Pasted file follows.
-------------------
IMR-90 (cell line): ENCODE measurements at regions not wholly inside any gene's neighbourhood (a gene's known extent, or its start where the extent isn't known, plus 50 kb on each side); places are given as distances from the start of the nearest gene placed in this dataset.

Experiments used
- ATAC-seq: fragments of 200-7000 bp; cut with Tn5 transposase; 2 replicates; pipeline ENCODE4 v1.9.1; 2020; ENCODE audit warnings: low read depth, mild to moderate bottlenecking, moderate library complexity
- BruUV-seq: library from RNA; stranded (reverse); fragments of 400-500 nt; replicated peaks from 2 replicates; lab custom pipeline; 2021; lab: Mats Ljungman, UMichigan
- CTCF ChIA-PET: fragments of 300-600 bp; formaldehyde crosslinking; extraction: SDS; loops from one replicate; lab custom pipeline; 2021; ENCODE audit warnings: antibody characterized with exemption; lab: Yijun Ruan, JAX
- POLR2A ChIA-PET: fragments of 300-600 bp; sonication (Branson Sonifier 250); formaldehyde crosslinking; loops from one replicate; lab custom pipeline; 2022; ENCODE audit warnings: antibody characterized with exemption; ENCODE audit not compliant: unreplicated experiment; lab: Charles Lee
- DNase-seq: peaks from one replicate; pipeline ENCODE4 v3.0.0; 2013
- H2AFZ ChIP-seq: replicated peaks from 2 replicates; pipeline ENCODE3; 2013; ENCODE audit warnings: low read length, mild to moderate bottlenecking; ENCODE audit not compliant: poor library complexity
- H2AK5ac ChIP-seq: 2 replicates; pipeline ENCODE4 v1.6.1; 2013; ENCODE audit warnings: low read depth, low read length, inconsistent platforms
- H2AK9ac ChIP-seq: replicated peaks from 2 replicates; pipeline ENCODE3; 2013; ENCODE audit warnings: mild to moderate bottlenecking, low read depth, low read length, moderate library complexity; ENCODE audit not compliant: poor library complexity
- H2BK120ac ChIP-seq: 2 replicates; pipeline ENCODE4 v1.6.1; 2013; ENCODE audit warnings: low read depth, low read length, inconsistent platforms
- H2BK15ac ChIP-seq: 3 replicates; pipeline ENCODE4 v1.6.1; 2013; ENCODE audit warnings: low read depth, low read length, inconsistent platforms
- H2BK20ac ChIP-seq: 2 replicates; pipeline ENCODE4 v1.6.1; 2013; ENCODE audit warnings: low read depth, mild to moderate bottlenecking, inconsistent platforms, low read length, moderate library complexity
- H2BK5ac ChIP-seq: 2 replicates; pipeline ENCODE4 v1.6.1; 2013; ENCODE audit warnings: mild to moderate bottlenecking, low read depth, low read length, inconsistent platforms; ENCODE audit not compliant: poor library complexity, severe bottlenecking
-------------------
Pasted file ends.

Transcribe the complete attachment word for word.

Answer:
IMR-90 (cell line): ENCODE measurements at regions not wholly inside any gene's neighbourhood (a gene's known extent, or its start where the extent isn't known, plus 50 kb on each side); places are given as distances from the start of the nearest gene placed in this dataset.

Experiments used
- ATAC-seq: fragments of 200-7000 bp; cut with Tn5 transposase; 2 replicates; pipeline ENCODE4 v1.9.1; 2020; ENCODE audit warnings: low read depth, mild to moderate bottlenecking, moderate library complexity
- BruUV-seq: library from RNA; stranded (reverse); fragments of 400-500 nt; replicated peaks from 2 replicates; lab custom pipeline; 2021; lab: Mats Ljungman, UMichigan
- CTCF ChIA-PET: fragments of 300-600 bp; formaldehyde crosslinking; extraction: SDS; loops from one replicate; lab custom pipeline; 2021; ENCODE audit warnings: antibody characterized with exemption; lab: Yijun Ruan, JAX
- POLR2A ChIA-PET: fragments of 300-600 bp; sonication (Branson Sonifier 250); formaldehyde crosslinking; loops from one replicate; lab custom pipeline; 2022; ENCODE audit warnings: antibody characterized with exemption; ENCODE audit not compliant: unreplicated experiment; lab: Charles Lee
- DNase-seq: peaks from one replicate; pipeline ENCODE4 v3.0.0; 2013
- H2AFZ ChIP-seq: replicated peaks from 2 replicates; pipeline ENCODE3; 2013; ENCODE audit warnings: low read length, mild to moderate bottlenecking; ENCODE audit not compliant: poor library complexity
- H2AK5ac ChIP-seq: 2 replicates; pipeline ENCODE4 v1.6.1; 2013; ENCODE audit warnings: low read depth, low read length, inconsistent platforms
- H2AK9ac ChIP-seq: replicated peaks from 2 replicates; pipeline ENCODE3; 2013; ENCODE audit warnings: mild to moderate bottlenecking, low read depth, low read length, moderate library complexity; ENCODE audit not compliant: poor library complexity
- H2BK120ac ChIP-seq: 2 replicates; pipeline ENCODE4 v1.6.1; 2013; ENCODE audit warnings: low read depth, low read length, inconsistent platforms
- H2BK15ac ChIP-seq: 3 replicates; pipeline ENCODE4 v1.6.1; 2013; ENCODE audit warnings: low read depth, low read length, inconsistent platforms
- H2BK20ac ChIP-seq: 2 replicates; pipeline ENCODE4 v1.6.1; 2013; ENCODE audit warnings: low read depth, mild to moderate bottlenecking, inconsistent platforms, low read length, moderate library complexity
- H2BK5ac ChIP-seq: 2 replicates; pipeline ENCODE4 v1.6.1; 2013; ENCODE audit warnings: mild to moderate bottlenecking, low read depth, low read length, inconsistent platforms; ENCODE audit not compliant: poor library complexity, severe bottlenecking